Evidence Supports Screening Children and Teens for Obesity

Obesity screening has been recommended for children and teens aged from 6 to 18 by the USPSTF (US Preventive Services Task Force) in a document published on 20th June 2017. It was recommended that those who are diagnosed with obesity should also be offered or referred to behavioural interventions to promote improvements in their weight.

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The interventions recommended by the task force include sessions for both the child and the parents. They should involve a minimum of 26 patient contact hours and offer information about safe exercise and healthy eating. They can incorporate discussions regarding the use of stimulus control, for example, limiting access to foods that are tempting. Supervised physical activity can also be part of the intervention.


According to Science Daily, around 17 per cent of children in the US between the ages of two and nineteen are obese and 32 per cent are overweight. In the UK, NHS figures show that a growing number of four and five year old children are also becoming obese. Childhood obesity can be linked to mental health issues, obstructive sleep apnoea, high blood pressure, asthma and many other health problems. Children can also be subjected to bullying and teasing due to their excessive weight. If obesity continues into adulthood they may suffer from type 2 diabetes or cardiovascular problems.

Obesity in children and teens is one of the research topics studied by organisations such as Richmond Pharmacology. Many people are employed in research units through companies such as https://www.access-sciencejobs.uk/companies/764/richmond-pharmacology.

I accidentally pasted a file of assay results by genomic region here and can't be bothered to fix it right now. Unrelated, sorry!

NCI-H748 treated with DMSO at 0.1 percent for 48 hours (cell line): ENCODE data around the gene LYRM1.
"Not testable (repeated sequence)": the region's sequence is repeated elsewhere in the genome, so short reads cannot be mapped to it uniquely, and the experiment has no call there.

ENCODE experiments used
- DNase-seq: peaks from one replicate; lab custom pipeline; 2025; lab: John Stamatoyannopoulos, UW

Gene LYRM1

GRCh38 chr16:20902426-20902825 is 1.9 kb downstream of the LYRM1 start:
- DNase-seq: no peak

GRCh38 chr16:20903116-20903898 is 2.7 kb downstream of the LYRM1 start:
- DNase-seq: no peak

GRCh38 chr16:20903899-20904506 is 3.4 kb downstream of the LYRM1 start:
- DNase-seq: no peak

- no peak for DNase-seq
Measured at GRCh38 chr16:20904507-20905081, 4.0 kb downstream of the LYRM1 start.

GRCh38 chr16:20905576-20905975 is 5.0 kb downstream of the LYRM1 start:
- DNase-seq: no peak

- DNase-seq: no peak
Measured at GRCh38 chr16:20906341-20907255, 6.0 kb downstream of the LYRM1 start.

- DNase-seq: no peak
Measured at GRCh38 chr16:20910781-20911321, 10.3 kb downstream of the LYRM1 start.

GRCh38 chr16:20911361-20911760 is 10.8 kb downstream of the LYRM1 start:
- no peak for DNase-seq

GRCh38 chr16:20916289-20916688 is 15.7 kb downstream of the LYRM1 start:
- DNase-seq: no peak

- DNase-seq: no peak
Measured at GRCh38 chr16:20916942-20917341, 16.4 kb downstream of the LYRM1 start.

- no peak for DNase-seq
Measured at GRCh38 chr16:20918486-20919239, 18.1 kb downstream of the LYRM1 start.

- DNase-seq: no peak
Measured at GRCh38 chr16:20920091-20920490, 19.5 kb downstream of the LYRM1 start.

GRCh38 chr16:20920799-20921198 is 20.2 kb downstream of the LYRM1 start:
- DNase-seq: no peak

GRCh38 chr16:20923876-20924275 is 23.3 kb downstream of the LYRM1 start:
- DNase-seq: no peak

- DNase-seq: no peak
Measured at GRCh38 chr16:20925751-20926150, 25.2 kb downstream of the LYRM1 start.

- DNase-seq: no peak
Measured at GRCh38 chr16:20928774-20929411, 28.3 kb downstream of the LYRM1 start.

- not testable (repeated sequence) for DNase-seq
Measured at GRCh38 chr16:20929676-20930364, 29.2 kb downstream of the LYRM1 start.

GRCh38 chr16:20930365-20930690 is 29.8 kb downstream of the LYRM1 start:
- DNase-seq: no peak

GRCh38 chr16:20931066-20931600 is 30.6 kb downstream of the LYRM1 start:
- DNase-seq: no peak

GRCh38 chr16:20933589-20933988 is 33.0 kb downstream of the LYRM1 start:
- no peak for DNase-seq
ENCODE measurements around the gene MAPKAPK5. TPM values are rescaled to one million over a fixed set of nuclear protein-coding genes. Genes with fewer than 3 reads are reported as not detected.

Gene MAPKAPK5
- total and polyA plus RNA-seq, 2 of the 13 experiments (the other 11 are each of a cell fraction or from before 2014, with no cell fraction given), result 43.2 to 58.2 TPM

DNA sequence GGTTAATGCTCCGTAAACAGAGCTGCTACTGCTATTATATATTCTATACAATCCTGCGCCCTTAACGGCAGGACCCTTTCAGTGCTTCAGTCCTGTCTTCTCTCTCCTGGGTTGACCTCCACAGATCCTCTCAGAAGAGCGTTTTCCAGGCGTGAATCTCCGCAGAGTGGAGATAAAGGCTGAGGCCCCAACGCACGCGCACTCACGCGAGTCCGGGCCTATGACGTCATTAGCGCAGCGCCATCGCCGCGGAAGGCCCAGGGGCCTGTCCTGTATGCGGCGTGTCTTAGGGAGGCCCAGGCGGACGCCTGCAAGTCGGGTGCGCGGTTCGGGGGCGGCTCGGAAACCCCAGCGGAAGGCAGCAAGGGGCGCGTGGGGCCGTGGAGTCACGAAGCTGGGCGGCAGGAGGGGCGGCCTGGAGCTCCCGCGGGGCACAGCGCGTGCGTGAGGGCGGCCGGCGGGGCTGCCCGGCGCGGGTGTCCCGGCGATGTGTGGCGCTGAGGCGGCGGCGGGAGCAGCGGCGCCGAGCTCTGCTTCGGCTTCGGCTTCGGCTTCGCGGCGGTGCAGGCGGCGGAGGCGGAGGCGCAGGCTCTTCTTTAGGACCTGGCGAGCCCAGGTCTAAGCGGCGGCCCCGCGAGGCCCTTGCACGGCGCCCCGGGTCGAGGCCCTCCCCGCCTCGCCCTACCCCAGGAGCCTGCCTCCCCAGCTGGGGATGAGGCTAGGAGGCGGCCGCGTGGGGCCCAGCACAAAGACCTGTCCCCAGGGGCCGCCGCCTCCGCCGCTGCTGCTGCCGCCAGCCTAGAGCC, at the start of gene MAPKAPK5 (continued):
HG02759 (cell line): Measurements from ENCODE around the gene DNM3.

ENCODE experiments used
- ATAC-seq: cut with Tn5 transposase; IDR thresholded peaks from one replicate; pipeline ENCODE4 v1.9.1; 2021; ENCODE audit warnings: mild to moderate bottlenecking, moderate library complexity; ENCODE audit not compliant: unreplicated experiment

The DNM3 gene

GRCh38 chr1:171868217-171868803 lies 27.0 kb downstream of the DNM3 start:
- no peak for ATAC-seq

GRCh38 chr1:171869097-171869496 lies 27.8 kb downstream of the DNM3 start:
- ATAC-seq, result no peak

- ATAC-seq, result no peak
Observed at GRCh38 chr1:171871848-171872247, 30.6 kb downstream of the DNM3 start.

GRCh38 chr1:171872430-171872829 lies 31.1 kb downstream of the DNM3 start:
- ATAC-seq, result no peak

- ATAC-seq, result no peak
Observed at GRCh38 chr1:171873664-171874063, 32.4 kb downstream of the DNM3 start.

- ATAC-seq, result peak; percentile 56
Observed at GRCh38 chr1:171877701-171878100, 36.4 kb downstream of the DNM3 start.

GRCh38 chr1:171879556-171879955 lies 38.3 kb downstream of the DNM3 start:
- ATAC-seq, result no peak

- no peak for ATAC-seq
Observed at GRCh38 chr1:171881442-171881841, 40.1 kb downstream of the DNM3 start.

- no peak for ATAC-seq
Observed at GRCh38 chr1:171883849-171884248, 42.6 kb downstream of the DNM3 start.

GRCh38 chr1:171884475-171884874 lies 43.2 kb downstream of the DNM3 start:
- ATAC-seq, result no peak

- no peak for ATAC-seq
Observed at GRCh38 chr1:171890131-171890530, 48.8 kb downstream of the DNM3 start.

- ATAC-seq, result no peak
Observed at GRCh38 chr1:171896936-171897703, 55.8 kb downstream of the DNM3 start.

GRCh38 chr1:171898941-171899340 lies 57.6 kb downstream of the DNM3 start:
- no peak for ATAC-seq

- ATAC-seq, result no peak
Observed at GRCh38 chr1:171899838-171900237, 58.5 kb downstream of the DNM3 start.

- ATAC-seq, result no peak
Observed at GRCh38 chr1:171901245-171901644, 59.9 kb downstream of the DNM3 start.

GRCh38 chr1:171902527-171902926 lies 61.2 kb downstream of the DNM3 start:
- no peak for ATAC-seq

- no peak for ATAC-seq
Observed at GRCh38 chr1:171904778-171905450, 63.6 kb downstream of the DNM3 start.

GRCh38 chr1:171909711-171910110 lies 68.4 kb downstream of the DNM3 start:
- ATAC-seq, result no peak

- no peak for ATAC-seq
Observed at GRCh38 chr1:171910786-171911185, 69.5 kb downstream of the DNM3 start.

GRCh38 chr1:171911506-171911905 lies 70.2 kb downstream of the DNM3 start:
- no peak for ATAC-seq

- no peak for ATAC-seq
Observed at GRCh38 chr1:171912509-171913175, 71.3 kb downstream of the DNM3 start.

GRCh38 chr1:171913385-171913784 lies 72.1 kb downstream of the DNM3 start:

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The Evidence Review

The evidence on screening for obesity in teens and children was examined by the USPSTF, and the benefits and drawbacks of different weight management interventions were also examined. The review did not include obesity prevention for children whose weight was within normal parameters.

BMI screening was found to be an adequate screening method for identifying children and adolescents with obesity. Those with a BMI that is at or above the 95th percentile for children of their gender and age were considered to be obese.

42 behavioural intervention trials were reviewed and eight were found to be of good quality, with the remaining 34 being classified as fair quality. In most cases, participants maintained their current weight within 5 pounds but grew in height. Excess weight was effectively reduced after 6 to 12 months.

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